### Fooling the IRS - Benford’s Law

Sorry for once again posting about a math related issue. I’ll try some biology or physics next time…

Let’s say you think the IRS shouldn’t take so much of your hard earned money. So, you sit around and just fake the numbers. Do you think you can get away with it?

Benford's Law, also called the first-digit law, states that in lists of numbers from many real-life sources of data, the leading digit is 1 almost one third of the time, and larger numbers occur as the leading digit with less and less frequency as they grow in magnitude, to the point that 9 is the first digit less than one time in twenty. This is the distribution of the numbers according to their first digit:

1 - 30.1%

2 - 17.6%

3 - 12.5%

4 - 9.7%

5 - 7.9%

6 - 6.7%

7 - 5.8%

8 - 5.1%

9 - 4.6%

This is based on the observation that real-world measurements are generally distributed logarithmically, thus the logarithm of a set of real-world measurements is generally distributed uniformly. This counter-intuitive result applies to a wide variety of figures, including electricity bills, street addresses, stock prices, population numbers, death rates, lengths of rivers, physical and mathematical constants, and processes described by power laws (which are very common in nature). The result holds regardless of the base in which the numbers are expressed, although the exact proportions of course change.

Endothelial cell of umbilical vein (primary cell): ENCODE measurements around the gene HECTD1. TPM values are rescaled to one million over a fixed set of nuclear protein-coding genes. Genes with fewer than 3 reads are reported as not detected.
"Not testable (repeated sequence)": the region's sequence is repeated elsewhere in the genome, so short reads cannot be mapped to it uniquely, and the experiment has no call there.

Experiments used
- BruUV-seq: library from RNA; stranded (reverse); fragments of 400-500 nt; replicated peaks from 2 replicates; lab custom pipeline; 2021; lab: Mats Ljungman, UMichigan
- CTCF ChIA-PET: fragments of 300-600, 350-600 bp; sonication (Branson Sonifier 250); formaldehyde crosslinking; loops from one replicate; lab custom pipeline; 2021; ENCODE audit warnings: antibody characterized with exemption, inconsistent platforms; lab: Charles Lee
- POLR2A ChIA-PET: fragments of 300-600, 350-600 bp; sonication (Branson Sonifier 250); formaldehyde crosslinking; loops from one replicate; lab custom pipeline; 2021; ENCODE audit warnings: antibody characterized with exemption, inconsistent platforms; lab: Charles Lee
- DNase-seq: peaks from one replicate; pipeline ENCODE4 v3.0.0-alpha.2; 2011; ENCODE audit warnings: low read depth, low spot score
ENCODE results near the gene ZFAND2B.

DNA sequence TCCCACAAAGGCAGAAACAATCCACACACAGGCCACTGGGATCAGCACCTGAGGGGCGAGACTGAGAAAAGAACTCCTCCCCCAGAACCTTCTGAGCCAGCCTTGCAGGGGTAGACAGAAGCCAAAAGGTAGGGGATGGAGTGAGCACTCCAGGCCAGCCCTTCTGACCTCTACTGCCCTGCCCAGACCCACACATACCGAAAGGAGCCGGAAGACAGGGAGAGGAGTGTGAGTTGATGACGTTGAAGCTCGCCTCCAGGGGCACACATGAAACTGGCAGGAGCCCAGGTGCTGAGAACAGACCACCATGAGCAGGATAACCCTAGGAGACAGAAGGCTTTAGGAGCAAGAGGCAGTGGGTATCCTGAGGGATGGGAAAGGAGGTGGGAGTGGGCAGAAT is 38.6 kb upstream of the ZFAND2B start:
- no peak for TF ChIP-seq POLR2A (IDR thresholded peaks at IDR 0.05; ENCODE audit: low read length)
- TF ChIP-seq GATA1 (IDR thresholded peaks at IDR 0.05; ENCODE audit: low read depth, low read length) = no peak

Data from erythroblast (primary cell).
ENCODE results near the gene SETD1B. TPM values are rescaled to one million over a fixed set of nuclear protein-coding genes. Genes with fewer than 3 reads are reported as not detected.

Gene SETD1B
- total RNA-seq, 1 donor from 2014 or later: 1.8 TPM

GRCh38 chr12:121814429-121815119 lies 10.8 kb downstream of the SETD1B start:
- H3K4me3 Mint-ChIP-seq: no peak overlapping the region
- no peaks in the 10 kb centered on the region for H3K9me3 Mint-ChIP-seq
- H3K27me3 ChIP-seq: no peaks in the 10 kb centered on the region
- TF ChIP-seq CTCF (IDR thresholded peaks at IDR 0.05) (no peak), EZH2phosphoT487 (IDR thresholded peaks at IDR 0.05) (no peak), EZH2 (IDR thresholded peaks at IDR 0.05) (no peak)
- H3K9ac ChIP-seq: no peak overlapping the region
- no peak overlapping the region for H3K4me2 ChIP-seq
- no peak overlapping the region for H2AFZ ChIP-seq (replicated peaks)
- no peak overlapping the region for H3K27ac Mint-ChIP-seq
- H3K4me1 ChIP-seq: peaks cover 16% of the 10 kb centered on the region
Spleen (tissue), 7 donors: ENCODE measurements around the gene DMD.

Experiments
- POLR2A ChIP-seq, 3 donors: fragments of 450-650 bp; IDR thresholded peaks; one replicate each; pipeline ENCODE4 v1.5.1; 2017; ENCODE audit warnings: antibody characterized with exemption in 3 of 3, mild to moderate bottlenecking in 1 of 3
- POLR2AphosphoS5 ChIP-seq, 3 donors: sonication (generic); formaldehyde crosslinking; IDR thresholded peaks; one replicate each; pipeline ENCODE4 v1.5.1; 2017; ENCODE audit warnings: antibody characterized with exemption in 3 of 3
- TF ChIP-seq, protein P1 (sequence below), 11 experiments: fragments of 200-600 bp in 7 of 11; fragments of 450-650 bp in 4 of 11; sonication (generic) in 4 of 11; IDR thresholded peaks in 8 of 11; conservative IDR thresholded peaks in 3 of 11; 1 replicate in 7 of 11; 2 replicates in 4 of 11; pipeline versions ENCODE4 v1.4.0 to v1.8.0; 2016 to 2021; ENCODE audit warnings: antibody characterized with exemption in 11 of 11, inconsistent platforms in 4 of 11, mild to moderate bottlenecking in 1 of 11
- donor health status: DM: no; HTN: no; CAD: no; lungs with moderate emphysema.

Real numbers on tax reports follow this pattern, but since this law is very counter-intuitive, people that fake the numbers almost always create different patterns. Many people will create an almost even distribution of first digits, or make up more numbers that start with the digits 4, 5, or 6. These patterns can be easily tested, and the fake report will immediately pop up, suggesting tax fraud. So what do you do when you wanna fake it? You Benford it!

~~~

p.s. They think they proved the Four Color Theorem; I say let them try it on the Middle East.

Benford's Law, also called the first-digit law, states that in lists of numbers from many real-life sources of data, the leading digit is 1 almost one third of the time, and larger numbers occur as the leading digit with less and less frequency as they grow in magnitude, to the point that 9 is the first digit less than one time in twenty. This is the distribution of the numbers according to their first digit:

1 - 30.1%

2 - 17.6%

3 - 12.5%

4 - 9.7%

5 - 7.9%

6 - 6.7%

7 - 5.8%

8 - 5.1%

9 - 4.6%

This is based on the observation that real-world measurements are generally distributed logarithmically, thus the logarithm of a set of real-world measurements is generally distributed uniformly. This counter-intuitive result applies to a wide variety of figures, including electricity bills, street addresses, stock prices, population numbers, death rates, lengths of rivers, physical and mathematical constants, and processes described by power laws (which are very common in nature). The result holds regardless of the base in which the numbers are expressed, although the exact proportions of course change.

Real numbers on tax reports follow this pattern, but since this law is very counter-intuitive, people that fake the numbers almost always create different patterns. Many people will create an almost even distribution of first digits, or make up more numbers that start with the digits 4, 5, or 6. These patterns can be easily tested, and the fake report will immediately pop up, suggesting tax fraud. So what do you do when you wanna fake it? You Benford it!

~~~

p.s. They think they proved the Four Color Theorem; I say let them try it on the Middle East.

## 2 comments:

Fascinating!

I didnt know that . After reading your blog , i went ahead and checked my telkephone bill , electricity bill . Thye both started from 2

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